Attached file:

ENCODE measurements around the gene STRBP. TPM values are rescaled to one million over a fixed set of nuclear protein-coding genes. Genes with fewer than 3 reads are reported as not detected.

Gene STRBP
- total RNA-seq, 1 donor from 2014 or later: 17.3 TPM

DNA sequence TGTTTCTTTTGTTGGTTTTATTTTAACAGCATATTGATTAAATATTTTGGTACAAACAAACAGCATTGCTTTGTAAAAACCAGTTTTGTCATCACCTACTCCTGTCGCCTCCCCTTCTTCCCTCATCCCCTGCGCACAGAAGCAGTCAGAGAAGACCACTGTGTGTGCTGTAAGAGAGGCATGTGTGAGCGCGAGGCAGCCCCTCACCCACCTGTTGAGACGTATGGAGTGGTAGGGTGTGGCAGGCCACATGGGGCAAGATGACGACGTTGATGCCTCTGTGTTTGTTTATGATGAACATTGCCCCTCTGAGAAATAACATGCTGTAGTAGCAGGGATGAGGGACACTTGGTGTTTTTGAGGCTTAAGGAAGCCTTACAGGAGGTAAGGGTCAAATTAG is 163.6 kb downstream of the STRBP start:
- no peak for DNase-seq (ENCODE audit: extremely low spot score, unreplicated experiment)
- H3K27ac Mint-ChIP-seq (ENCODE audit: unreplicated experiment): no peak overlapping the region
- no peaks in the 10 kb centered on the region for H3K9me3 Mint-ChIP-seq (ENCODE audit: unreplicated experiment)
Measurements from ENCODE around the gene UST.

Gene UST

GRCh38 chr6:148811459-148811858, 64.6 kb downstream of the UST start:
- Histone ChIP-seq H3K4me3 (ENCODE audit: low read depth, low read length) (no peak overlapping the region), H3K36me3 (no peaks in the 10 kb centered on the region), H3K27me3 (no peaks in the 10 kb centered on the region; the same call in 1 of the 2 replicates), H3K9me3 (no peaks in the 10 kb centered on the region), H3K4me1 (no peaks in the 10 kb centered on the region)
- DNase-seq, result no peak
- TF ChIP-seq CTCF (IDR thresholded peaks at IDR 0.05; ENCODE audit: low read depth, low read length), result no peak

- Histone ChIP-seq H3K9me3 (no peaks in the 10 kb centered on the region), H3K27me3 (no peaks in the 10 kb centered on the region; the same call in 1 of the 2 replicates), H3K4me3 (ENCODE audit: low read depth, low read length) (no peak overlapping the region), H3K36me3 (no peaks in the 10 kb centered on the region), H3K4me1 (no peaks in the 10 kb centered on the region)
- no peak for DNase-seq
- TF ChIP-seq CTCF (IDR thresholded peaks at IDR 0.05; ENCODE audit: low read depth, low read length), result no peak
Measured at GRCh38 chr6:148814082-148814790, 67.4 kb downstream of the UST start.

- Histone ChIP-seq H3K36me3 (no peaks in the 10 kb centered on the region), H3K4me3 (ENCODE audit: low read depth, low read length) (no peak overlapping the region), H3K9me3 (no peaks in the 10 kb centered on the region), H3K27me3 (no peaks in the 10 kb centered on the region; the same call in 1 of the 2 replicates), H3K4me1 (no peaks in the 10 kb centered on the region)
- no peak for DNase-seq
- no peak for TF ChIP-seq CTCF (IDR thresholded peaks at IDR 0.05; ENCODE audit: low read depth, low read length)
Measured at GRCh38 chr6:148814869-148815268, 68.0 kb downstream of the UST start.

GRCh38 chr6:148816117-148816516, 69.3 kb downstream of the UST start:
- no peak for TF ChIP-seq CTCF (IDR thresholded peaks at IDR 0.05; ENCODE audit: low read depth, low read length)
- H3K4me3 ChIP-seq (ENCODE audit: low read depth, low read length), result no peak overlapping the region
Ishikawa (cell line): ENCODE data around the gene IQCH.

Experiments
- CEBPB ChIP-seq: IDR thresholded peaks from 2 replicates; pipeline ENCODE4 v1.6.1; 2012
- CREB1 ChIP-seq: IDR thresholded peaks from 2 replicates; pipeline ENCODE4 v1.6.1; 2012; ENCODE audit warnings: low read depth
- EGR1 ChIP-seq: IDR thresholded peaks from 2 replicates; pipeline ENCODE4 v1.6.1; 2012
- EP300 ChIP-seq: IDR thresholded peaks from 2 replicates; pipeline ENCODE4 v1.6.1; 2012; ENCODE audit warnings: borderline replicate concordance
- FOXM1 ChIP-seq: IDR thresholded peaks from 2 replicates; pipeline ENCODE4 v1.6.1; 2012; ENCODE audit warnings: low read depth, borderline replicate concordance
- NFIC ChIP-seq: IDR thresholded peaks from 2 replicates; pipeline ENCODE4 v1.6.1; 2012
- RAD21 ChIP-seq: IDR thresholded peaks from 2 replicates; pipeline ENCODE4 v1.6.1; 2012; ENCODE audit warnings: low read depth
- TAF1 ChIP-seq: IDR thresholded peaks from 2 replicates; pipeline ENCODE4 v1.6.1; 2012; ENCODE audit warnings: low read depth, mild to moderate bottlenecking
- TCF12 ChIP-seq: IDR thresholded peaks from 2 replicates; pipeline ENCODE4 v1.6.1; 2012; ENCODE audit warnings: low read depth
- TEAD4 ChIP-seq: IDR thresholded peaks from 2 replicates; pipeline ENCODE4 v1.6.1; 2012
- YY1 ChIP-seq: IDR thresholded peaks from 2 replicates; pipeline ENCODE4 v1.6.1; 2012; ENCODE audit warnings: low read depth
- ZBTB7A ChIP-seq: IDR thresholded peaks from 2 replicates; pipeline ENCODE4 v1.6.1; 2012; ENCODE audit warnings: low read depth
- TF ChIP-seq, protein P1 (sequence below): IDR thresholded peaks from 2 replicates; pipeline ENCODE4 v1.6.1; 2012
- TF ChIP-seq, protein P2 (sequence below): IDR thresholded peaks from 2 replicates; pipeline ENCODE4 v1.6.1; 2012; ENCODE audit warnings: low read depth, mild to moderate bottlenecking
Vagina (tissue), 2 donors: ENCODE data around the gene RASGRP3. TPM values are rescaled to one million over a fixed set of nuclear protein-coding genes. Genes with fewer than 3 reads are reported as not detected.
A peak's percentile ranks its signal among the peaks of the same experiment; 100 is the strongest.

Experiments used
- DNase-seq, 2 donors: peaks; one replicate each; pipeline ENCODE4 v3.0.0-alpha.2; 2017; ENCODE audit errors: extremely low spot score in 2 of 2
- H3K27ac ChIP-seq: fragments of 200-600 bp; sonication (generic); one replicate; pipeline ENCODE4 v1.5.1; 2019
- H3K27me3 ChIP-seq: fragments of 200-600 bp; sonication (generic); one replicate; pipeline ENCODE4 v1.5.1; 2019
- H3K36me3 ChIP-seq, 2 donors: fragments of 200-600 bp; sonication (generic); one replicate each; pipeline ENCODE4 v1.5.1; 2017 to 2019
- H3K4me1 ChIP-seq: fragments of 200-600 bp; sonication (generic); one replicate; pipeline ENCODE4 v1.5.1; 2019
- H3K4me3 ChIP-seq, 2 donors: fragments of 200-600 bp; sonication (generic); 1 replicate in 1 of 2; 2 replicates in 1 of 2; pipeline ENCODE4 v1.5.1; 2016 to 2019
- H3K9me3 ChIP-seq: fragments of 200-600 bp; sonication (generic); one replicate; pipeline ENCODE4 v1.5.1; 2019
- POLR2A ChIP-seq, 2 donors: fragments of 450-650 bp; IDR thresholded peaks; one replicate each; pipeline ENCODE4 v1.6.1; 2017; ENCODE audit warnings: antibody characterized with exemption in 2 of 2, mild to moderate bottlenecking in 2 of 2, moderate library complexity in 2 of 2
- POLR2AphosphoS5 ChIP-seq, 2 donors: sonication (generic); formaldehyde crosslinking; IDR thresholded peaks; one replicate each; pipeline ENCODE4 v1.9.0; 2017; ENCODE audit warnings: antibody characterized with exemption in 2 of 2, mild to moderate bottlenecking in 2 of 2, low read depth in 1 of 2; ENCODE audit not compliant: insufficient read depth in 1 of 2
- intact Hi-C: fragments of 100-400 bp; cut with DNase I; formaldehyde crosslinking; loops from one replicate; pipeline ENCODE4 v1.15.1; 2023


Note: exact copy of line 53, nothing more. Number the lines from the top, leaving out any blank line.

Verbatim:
- intact Hi-C: fragments of 100-400 bp; cut with DNase I; formaldehyde crosslinking; loops from one replicate; pipeline ENCODE4 v1.15.1; 2023